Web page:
REDUCING NITROGEN LOSSES FROM DAIRY FARMS is the goal of a nutrition model developed by Cornell University. In a study of eight New York dairy farms utilizing the Cornell Net Carbohydrate & Protein System to help determine dairy cow rations, participating farms averaged about 14 percent less nitrogen in their manure. The research found that farmers can feed cows less protein, maintain a cow's milk production output and reduce nitrogen in the manure so the nutrient doesn't run off into waterways and lakes. Read more in the Feedstuffs article here
Dairy currents...

MORE THAN 25% OF AMERICAN JOBS are connected either directly or indirectly to the food and agriculture sector, according to a new study released by a group of 23 food and agriculture organizations. The "Feeding the Economy" report found that food and agriculture contribute $7 trillion to the U.S. economy, representing more than one-fifth of the nation's economy. Click here to read a summary article.

NEW OPPORTUNITY TO SUPPORT FARM TECHNOLOGY DAYS is available through Equity and Milwaukee Stockyards. FTD has partnered with Equity in Johnson Creek and Milwaukee Stockyards in Reeseville so that farmers selling a cull cow, steer, sheep or pig can donate proceeds from the animal to the show. Click here to learn more.

cheese-wheel.jpg DOES MOZART DELIVER A MILDER CHEESE? It is no secret that the flavor of cheese is influenced by many factors. A Swiss cheesemaker and research team tested the effects of music by exposing wheels of Emmental cheese to hip-hop, classical and rock music for six months. Food technologists from the ZHAW Food Perception Research Group concluded that cheese exposed to music had a milder flavor compared to cheese not exposed to music. Researchers also found the "hip-hop cheese" had a stronger aroma and flavor than other samples. The cheese will now be subjected to biomedical surveys to see if any differences can be found. Read more in this article from
For your business mind...
INCENTIVES OFFER HELP AFTER BARN-ROOF COLLAPSES through the Focus on Energy Program. FOCUS ON ENERGY® is offering a 25-percent bonus on top of its regular financial incentives to Wisconsin farmers whose barn roofs collapsed due to heavy snowfall. The money can help farmers replace some equipment damaged in roof collapses, including lights, waterers and circulation fans with energy-efficient options that will save them money on their energy bills for many years. The special offering was launched March 20. To be eligible, farmers must:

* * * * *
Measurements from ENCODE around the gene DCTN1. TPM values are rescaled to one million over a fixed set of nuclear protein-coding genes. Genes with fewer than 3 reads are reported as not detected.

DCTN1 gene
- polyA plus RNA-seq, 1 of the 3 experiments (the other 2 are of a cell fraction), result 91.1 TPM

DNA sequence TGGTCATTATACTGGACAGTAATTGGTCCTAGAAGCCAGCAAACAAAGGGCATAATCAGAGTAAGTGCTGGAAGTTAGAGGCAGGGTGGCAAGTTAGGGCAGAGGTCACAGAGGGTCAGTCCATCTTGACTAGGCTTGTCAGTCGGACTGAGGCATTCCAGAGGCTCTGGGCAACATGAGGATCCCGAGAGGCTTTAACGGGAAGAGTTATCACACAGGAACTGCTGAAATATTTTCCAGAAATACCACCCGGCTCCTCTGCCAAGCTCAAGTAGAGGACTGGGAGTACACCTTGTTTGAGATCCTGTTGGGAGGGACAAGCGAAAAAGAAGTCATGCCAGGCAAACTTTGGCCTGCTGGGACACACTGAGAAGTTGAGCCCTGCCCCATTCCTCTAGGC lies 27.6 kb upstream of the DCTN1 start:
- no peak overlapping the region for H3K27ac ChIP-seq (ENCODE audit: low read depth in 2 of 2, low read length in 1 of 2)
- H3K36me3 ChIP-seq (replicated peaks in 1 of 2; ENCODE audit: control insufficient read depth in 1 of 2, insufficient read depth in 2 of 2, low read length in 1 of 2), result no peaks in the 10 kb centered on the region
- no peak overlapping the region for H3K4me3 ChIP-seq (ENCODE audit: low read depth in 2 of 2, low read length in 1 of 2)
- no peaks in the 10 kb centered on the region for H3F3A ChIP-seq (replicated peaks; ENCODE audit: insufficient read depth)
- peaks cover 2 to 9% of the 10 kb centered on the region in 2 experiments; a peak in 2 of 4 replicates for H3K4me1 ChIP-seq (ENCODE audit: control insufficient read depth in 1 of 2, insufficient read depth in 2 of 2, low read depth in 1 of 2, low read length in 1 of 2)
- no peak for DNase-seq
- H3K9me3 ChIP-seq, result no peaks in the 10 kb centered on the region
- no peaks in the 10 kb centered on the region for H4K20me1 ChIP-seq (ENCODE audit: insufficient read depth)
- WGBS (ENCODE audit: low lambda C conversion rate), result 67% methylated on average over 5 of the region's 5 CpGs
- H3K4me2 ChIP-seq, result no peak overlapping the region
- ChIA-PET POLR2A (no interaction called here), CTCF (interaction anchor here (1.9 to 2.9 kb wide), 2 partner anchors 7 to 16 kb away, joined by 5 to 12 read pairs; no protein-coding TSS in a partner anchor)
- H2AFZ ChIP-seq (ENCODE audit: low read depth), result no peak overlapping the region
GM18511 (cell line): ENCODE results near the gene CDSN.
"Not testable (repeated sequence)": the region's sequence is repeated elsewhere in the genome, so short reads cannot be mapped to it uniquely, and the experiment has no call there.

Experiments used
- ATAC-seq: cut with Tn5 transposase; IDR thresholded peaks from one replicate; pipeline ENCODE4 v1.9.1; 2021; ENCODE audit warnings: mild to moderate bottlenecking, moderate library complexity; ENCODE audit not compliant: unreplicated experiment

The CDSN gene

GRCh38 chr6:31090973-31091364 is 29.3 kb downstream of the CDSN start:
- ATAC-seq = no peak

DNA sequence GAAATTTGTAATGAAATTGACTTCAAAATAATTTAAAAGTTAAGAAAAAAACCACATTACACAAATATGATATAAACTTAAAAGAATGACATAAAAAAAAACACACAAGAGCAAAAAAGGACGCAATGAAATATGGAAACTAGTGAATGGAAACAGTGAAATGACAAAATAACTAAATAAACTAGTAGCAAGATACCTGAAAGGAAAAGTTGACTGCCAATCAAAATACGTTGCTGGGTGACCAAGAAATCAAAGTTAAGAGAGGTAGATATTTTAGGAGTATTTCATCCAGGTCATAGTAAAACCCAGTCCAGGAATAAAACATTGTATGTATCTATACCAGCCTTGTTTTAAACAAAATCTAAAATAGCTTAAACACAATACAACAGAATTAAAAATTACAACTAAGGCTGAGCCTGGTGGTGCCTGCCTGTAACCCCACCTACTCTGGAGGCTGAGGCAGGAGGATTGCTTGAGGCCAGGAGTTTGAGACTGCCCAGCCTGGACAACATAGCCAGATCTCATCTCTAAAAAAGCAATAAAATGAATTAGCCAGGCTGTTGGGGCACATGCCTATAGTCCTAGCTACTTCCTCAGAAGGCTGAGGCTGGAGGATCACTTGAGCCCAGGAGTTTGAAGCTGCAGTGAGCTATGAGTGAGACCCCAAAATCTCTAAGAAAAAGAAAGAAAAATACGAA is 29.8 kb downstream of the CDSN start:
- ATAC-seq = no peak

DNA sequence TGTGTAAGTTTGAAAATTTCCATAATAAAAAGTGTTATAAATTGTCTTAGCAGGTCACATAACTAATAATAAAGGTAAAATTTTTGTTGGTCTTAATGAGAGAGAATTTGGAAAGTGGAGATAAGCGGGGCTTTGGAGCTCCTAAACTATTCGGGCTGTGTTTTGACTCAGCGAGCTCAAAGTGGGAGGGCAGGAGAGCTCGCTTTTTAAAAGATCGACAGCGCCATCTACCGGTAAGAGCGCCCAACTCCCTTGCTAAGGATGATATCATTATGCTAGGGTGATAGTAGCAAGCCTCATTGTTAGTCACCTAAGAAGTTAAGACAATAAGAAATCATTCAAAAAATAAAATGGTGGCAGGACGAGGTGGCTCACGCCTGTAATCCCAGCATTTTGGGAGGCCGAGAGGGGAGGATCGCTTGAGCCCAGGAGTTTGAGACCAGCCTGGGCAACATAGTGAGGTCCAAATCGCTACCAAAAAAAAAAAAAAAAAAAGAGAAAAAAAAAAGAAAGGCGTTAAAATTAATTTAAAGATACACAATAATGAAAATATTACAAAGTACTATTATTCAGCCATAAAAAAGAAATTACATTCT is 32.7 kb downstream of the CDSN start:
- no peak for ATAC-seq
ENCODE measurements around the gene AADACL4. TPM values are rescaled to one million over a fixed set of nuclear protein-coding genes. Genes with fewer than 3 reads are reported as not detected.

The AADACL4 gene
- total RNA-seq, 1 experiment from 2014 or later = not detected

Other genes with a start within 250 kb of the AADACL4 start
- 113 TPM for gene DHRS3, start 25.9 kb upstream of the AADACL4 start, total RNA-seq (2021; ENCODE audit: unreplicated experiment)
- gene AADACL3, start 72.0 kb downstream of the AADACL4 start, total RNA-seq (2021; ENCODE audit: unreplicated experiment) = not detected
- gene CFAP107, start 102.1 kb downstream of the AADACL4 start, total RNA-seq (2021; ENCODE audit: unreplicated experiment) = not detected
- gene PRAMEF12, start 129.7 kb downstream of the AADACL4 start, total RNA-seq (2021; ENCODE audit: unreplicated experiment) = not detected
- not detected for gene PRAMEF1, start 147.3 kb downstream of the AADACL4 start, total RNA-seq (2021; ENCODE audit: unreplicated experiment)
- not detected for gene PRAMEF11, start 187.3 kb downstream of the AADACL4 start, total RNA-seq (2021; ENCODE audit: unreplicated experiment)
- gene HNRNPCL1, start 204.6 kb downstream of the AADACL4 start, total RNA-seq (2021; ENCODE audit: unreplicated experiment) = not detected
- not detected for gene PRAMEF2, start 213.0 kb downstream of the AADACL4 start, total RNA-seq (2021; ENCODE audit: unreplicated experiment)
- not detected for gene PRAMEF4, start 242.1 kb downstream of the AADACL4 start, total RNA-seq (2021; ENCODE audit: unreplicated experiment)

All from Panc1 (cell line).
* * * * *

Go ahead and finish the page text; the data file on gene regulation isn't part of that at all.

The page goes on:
• Qualify for reconstruction due to a natural disaster in 2019
  • Be a customer of one of the 107 Wisconsin utilities that partner with Focus on Energy
  • Apply for a bonus request by June 1, 2019
  • Complete any projects and submit incentive paperwork by November 30, 2019
Click here for more details and application instructions.

RESOURCES FOR FLOOD CLEANUP AND SAFETY are available on the  AgriSafe Network web site, including special precautions to take when dealing with flood recovery on farms due to livestock manure, chemicals, fertilizers, equipment or other hazards. In addition, resources are available at this website for responses during cold weather and other health concerns after farm flooding.

THE SECRET TO BEING A HIGH-PERFORMING LEADER is keeping it simple, according to Albert Einstein. His advice: "if you can't explain it simply, you don't understand it well enough." For today's dairy farm and industry managers, that means explaining things without fancy jargon, big words or complex terms. An Inc. magazine article recommends two steps to simplifying your explanations:
        • See the world through the eyes of your target audience
        • Consider if your parents or a fifth-grader understand your message.
Read the full article here .

SIMPLE AMENITIES CAN MAKE A BIG DIFFERENCE in a dairy's work environment. Tight margins and limited ag workforce make it seem difficult to add perks for workers, but employing a few simple steps can make the workplace safer and more comfortable while boosting morale. Tips from SDSU extension include:
  1. Make sure employee restrooms are clean and well-stocked
  2. Have separate refrigerators for storage of food from medicines.
  3. Make sure hand-washing stations near eating and break areas are stocked with soap, water and paper towels
  4. Communication board or wall for posting recognition, reminders and important notices
  5. Boot-wash areas that are available outside of offices, break-rooms or locker room areas
More ideas and details are available in the full article here .
Book Review 

THE CULTURE CODE: THE SECRETS OF HIGHLY SUCCESSFUL GROUPS   Author Daniel Coyle examines some of the world's most successful organizations, from the U.S. Navy SEAL Team Six to the San Antonio Spurs, to identify skills and strategies for cohesion and cooperation. The book combines leading-edge science, on-the-ground insights from world-class leaders, and practical ideas for action. Click here to learn more.
A BIG Thank You...  

TO THE PDPW SPONSORS who are supporting your professional development organization! As a producer-led group, we extend a heart-felt "Thank You!" to those that stand alongside our nation's dairy farmers.  Their support allows PDPW to execute best-in-class producer training and has enabled us to become the go-to resource for unified outreach initiatives. If you or a company you know is interested in participating as a sponsor, please contact us at [email protected] or call 800-947-7379.
See the full list of generous sponsors here.